GOOD PEOPLE is the Stephanie Gularte show that we've been waiting for. Her direction is close to flawless, with masterful staging and actors at the top of their game. Her sound design is also tops, complete with a priest's recitation of Bingo numbers and appropriate musical snippets during scene changes ("Sixteen Tons," "Midnight Blues," "Baby, I'm Broke").

Frank Chavez's scene design is ingenious, like a particularly prickly puzzle or a Rube Goldberg contraption. It's elaborate, from the opening graffiti-strewn alleyway, to Margie's "Southie" kitchen, to the sterilized chic home of Mike and Kate. Dan Covey's lighting is just right and never calls attention to itself. And Becki Leigh's costumes serve the show well (you can tell the difference between the Southies and those in Chesnut Hill simply by their attire).

Jerid Fox's props are for the most part sensational. I love that Margie's kitchen includes a Mr. Potato Head cookie jar and a Snoopy Sno-Cone machine (for Margie's off-stage mentally-challenged adult daughter). And the props play particular importance in Mike and Kate's living room, where the vases and paintings give us a feeling of their "comfortable" Chesnut Hill life. My only qualm comes with a single anachronism that I noticed: Since the show is set in 2011 (as written in the program), I wish the prop masters would have utilized a Wall Street Journal from that year and not a current one showing Obama and Putin on the front page staring face to face at the recent G-20 summit in Hangzhou, China.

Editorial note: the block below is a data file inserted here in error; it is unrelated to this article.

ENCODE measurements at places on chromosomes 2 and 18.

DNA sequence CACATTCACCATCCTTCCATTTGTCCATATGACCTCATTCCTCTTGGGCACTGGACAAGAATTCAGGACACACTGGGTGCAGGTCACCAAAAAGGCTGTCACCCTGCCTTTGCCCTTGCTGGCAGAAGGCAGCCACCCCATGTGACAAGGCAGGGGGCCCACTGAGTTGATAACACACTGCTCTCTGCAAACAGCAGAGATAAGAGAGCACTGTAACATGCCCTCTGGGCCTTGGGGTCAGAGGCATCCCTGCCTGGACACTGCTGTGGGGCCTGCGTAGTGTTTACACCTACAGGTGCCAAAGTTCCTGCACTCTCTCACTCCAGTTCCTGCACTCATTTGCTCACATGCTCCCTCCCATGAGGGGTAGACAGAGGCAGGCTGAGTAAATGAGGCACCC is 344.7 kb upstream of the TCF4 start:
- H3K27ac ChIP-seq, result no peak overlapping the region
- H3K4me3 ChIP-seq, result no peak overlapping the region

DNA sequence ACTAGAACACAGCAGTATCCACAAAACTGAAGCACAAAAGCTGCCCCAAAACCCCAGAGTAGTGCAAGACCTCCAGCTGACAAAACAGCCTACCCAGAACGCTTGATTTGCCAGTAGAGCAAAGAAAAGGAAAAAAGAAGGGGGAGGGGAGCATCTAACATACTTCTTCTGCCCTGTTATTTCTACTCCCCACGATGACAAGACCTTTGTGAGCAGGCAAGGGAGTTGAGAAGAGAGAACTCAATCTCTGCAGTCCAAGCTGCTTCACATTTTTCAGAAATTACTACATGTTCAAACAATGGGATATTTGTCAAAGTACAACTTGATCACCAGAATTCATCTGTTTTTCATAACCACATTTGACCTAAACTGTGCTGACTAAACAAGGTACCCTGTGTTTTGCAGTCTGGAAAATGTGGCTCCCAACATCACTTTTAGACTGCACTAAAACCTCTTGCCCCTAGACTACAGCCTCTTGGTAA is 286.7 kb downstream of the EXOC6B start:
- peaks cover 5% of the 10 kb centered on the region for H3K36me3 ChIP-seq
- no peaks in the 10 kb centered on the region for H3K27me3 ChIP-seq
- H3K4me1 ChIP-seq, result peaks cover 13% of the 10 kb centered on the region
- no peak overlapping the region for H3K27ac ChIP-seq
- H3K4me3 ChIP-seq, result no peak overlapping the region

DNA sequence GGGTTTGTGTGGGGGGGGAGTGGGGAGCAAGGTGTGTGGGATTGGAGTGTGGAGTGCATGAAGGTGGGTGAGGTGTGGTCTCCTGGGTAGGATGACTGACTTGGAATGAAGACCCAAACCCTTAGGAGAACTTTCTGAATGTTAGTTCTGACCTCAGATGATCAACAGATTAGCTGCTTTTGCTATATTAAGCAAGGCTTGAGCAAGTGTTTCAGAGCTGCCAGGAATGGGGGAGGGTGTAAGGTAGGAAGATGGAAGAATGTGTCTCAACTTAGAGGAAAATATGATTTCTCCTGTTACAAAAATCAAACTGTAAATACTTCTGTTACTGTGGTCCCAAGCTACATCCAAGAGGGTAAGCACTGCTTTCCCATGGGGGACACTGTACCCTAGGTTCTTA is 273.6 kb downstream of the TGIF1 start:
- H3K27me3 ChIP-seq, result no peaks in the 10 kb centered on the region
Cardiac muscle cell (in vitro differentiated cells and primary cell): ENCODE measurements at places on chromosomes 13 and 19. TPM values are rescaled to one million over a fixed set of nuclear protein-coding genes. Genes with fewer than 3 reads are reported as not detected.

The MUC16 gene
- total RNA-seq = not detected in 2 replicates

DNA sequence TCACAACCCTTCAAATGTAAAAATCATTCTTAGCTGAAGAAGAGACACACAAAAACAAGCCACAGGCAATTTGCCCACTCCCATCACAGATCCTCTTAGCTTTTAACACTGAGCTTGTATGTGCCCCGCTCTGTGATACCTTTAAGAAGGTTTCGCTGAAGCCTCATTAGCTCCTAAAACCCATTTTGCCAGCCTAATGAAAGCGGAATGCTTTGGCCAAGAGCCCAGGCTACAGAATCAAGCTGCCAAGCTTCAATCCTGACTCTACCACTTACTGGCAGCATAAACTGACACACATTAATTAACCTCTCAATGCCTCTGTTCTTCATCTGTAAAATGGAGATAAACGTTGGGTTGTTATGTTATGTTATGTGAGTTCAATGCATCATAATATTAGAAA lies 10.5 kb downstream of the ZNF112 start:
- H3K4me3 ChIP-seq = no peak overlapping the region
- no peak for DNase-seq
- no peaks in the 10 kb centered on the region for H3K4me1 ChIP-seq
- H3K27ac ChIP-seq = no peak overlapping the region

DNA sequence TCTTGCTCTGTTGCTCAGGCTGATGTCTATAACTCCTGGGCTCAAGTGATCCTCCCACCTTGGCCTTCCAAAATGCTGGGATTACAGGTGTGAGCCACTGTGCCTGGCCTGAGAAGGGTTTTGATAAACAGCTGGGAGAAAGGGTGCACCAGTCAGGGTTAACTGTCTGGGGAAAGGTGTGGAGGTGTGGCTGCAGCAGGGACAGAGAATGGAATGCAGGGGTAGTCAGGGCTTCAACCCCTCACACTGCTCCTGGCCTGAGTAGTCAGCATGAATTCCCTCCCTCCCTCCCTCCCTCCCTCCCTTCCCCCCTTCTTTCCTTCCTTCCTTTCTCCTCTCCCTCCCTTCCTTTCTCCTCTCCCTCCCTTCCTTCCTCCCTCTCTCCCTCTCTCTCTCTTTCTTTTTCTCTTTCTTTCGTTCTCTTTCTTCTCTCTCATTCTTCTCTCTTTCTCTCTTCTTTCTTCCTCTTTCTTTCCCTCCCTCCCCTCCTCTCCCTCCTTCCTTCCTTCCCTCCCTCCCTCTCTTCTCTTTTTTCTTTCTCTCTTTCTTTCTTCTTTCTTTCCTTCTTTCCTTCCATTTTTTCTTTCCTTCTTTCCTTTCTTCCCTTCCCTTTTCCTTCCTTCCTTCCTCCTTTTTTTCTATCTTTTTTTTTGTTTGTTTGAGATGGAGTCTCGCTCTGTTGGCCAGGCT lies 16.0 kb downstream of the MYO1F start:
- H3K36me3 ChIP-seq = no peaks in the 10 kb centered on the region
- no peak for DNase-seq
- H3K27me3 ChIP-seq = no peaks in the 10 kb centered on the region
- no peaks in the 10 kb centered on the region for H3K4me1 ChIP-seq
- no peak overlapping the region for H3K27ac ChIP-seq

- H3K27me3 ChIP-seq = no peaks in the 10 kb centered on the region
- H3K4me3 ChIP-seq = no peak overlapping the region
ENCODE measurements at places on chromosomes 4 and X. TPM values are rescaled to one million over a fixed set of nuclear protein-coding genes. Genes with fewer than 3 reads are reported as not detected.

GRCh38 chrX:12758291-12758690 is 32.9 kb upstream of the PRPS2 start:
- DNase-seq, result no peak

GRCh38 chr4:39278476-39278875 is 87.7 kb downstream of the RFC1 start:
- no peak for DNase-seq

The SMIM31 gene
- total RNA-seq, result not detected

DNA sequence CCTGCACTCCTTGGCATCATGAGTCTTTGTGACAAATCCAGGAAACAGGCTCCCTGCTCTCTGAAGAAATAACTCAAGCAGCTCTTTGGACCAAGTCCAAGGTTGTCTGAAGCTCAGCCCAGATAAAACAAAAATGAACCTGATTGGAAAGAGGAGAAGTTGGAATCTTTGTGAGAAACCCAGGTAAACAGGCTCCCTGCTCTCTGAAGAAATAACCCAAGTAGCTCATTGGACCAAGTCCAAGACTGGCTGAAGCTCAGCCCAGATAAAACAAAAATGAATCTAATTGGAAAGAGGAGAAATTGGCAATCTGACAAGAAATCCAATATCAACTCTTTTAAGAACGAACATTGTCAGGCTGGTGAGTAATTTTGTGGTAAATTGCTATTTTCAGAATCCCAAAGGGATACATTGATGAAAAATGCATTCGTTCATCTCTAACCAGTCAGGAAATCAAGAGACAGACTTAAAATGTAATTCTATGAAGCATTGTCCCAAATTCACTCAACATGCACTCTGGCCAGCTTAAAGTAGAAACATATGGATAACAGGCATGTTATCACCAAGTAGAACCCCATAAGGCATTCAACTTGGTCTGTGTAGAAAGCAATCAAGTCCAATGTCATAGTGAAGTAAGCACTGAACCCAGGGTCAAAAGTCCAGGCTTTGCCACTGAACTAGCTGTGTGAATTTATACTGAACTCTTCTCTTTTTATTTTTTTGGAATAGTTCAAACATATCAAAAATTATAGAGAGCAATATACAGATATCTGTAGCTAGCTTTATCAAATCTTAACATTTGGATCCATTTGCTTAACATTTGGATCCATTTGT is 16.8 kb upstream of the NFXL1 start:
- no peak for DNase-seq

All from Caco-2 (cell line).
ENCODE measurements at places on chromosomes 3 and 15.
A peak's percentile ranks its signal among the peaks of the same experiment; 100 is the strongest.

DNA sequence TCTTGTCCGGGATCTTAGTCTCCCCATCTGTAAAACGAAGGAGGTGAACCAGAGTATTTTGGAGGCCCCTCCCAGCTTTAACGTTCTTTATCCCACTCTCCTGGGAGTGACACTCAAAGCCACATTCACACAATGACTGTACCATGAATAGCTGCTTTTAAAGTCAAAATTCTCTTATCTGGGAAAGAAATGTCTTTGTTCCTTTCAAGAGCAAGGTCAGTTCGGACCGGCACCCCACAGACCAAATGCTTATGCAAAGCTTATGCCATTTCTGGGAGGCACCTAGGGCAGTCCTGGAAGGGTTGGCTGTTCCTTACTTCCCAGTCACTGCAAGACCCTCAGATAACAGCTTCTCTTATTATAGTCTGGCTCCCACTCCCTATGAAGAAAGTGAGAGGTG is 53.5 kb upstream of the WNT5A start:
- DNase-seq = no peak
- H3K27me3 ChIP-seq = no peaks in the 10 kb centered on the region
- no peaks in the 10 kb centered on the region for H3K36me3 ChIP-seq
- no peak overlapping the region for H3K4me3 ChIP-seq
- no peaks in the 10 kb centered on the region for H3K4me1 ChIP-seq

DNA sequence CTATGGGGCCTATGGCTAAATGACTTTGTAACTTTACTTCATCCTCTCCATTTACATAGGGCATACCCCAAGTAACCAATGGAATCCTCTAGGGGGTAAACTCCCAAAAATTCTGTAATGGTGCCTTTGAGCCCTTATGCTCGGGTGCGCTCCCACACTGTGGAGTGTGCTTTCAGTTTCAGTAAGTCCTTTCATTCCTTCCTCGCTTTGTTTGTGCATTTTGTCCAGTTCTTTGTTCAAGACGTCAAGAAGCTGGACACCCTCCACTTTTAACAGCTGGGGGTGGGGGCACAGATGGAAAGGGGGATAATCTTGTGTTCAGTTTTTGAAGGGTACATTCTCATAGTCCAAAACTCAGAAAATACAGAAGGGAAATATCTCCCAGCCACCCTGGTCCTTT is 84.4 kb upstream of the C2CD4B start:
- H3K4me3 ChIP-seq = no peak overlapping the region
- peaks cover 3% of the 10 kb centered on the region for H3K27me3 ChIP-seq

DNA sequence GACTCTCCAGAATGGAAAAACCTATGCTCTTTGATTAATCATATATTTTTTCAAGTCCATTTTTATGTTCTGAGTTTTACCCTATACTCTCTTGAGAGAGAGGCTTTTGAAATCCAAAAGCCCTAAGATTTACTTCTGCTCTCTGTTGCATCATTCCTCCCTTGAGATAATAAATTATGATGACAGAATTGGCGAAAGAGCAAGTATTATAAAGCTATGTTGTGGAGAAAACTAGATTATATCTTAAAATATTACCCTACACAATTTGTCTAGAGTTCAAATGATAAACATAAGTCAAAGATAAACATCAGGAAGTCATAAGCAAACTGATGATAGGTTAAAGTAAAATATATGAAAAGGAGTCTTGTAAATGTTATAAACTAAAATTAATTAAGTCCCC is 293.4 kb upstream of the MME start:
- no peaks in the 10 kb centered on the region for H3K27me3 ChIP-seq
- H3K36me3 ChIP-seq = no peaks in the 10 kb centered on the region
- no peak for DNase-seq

Lindsay-Abaire's spot-on script is the perfect playground for the fine actors to emotionally frolic in. My only nitpick with it comes at the very end. The coda, set in a Bingo hall, just seemed too coloring-within-the-lines for me, too pat and tidy. I like things more open-ended, a bit messier (like life). I understand why this scene is there--structurally it works bringing in the Bingo and the characters from Act 1--but it just seemed too obvious for my tastes. Besides, it's hard to appropriately follow up the stunning scene that we had just witnessed; where do you go from there? It's like that concert in the 1960's where the Monkees actually had to follow Jimi Hendrix.

GOOD PEOPLE is the reason we go to the theatre: To be more than just entertained (although the show certainly does that). But to feel, to laugh, to think, to debate, to empathize, to yearn, to see ourselves on the stage and, most important of all, to hope. If this production is an indication of the American Stage season to come, then we are in for one wild and exhilarating ride.

GOOD PEOPLE plays until October 2nd at American Stage. For tickets, please call (727) 823-PLAY (7529).

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From This Author Peter Nason